On January 10, 1939, my dad turned 18 years old. Born and raised in a slightly patrician white business family in Arkansas, he came to the Missouri bootheel (that little hangy-down uvula-like part of the southeast corner of my state) two years earlier when his father (my grandfather – Big Dad) secured a deal to rent and farm a half section (320 acres) of rich Mississippi River ancient alluvial dirt, which Big Dad would plant fence-row to fence-row in cotton.
Dad had helped out on plantations in Arkansas. He rode a horse he loved as he roved through the fields checking out the operation. I don’t know how the white workers addressed him, but the black workers called him “Mr. Doug”. He was 14 or 15 years old. He told me that a few times in his later years, and it always seemed to me that it was a confession of sin, of regret, of guilt. But he never took it further. Yes, he grew up racist, as did my mom. (You know how little kids tend to put things in their mouths (“choking hazard”!) ? When I would pop a coin into my mouth, Mom would say “Take that out! A ~n-word~ might have touched that!”)
I’m not sure why, but that overt familial racism didn’t get me, didn’t get to me. It seemed as crazy when I was six as it does now I’m 67. (But, yes, I know some of that early training still lurks deep in my bones. I just hope I’m at that relatively new HIV-positive status where it’s “undetectable and untransmittable”. I saw a post somewhere that says something like “If you’re white and say you don’t see color, then you don’t see what black people in the U.S. have struggled with, still struggle with every damned day!” That’s a paraphrase, but man!…)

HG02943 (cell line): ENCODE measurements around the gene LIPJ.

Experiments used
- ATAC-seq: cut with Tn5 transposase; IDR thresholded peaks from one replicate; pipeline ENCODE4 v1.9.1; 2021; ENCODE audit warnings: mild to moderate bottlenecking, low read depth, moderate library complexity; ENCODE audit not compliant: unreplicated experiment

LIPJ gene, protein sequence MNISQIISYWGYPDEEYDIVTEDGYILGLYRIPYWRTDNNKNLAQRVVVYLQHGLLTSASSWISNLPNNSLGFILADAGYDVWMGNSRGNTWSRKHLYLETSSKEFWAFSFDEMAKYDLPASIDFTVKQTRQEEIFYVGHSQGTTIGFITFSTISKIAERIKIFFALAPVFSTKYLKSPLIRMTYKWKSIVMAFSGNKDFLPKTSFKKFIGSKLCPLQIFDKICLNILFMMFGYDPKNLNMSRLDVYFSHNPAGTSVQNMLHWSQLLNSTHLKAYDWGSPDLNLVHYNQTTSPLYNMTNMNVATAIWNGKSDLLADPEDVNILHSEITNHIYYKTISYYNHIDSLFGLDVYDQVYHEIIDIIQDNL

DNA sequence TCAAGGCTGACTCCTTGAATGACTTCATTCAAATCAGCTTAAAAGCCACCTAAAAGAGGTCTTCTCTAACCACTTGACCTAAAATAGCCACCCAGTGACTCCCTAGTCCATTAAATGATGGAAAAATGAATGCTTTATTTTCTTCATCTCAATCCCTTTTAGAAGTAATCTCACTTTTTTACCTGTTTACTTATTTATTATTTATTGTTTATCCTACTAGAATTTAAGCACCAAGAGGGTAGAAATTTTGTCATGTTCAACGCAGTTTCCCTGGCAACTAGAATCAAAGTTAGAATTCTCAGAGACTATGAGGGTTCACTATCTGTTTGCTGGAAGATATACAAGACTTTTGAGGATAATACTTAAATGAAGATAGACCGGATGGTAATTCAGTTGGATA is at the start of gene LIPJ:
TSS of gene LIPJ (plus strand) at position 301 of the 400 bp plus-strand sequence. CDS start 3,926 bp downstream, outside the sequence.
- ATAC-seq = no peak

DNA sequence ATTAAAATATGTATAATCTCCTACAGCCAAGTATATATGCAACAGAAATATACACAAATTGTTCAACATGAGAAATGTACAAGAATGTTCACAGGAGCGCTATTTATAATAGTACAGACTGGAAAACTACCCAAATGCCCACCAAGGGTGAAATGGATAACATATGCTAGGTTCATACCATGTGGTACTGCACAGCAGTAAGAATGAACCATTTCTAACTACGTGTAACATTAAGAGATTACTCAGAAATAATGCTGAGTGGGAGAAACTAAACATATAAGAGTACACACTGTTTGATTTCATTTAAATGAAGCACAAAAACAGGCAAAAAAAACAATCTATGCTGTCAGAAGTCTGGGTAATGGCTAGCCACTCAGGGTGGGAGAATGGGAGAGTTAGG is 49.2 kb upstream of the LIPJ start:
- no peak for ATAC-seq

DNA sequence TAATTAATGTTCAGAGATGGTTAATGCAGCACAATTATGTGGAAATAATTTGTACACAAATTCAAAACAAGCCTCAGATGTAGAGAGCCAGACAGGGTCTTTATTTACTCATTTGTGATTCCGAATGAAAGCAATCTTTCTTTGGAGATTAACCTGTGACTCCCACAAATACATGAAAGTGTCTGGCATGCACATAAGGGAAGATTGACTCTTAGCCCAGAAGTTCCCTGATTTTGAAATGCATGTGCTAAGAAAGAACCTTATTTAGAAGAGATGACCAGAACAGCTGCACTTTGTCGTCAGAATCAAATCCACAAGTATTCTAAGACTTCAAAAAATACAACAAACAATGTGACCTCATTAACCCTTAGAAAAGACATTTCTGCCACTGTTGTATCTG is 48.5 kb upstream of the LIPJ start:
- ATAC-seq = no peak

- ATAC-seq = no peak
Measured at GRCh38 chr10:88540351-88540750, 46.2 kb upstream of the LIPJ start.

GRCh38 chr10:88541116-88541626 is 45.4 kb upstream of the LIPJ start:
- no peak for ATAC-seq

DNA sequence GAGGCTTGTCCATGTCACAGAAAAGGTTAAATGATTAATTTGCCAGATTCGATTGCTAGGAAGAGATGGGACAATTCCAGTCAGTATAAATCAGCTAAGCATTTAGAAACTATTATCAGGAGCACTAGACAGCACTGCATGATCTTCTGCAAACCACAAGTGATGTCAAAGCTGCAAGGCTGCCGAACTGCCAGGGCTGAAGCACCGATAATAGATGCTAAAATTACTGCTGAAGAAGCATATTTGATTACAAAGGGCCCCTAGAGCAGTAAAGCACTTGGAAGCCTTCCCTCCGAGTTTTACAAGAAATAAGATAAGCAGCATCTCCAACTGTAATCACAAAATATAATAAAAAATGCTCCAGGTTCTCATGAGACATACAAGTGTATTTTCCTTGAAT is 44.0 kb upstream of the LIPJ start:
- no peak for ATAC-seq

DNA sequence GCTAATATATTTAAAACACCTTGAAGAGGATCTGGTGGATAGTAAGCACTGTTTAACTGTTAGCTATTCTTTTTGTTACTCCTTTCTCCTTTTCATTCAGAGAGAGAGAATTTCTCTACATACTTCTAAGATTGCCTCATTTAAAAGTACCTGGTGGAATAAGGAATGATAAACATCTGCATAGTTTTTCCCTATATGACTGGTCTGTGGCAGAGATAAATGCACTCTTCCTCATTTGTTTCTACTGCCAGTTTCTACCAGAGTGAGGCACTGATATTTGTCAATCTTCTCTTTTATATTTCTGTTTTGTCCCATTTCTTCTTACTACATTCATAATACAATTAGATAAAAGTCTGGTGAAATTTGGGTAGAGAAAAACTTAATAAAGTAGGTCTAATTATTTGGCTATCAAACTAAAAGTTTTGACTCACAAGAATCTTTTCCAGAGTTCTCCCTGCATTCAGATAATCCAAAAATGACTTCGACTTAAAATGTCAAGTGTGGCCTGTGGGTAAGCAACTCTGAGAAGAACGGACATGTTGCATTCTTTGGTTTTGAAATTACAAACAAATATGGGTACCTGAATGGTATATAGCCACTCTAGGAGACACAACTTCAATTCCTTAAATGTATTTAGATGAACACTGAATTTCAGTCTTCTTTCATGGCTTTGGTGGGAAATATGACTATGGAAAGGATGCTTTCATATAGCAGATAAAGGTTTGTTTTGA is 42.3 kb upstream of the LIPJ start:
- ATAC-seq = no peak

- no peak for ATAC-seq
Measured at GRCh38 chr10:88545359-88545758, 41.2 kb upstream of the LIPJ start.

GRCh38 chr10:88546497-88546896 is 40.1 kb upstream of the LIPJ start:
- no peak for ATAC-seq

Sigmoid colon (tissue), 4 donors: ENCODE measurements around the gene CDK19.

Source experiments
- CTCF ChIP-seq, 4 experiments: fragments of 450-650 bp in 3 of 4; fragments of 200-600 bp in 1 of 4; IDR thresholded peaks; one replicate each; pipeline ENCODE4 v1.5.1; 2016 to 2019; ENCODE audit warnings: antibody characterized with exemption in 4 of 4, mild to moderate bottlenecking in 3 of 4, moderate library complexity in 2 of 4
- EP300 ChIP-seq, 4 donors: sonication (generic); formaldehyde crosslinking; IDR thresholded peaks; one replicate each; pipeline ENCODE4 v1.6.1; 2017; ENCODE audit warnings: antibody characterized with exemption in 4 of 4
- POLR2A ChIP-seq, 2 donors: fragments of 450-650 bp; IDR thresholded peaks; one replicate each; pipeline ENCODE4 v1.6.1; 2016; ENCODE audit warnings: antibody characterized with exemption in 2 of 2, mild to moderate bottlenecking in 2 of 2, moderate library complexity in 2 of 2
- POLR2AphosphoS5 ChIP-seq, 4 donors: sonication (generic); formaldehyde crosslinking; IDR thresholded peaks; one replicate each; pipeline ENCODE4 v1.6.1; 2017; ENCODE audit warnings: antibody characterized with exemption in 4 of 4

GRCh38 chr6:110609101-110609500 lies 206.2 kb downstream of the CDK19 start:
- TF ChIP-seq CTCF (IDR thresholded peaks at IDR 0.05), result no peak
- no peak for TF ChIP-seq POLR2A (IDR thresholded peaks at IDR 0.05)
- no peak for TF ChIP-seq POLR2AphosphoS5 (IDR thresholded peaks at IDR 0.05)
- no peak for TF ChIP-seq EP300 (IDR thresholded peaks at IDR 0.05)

But I digress. January 10, 1939 – Dad’s birthday. He wakes early on the farmstead, located between Matthews and Canalou (at the confluence of Third Ditch and Otter Slough, to be precise) and jumps into Big Dad’s pickup truck to head to Sikeston, a few miles to the northeast. He never told me why he was going. He approaches U.S. Highway 61 from the county road he’s on, and he sees a bunch of people lining the highway. With tents and cookstoves. WTF!, or 1939 words to that effect. He drives into Sikeston, does his business, and returns to his home. And that was that.
I so regret not asking him more about his and his family’s reaction to that moment. (He swears Big Dad did not employ sharecroppers, and that Big Dad supported their anger at being shut out of payments. Payments? See the video below that is the whole purpose of my rant here.)
So, finally, here is the video I found tonight. There are lots of stories about this mostly forgotten Sharecroppers Strike. This story is truly amazing, and it deserves a wider reading. This short video kinda nails it in just a few short minutes, even as it leaves out a bunch of heroic details. I hope it moves you as much as it does me.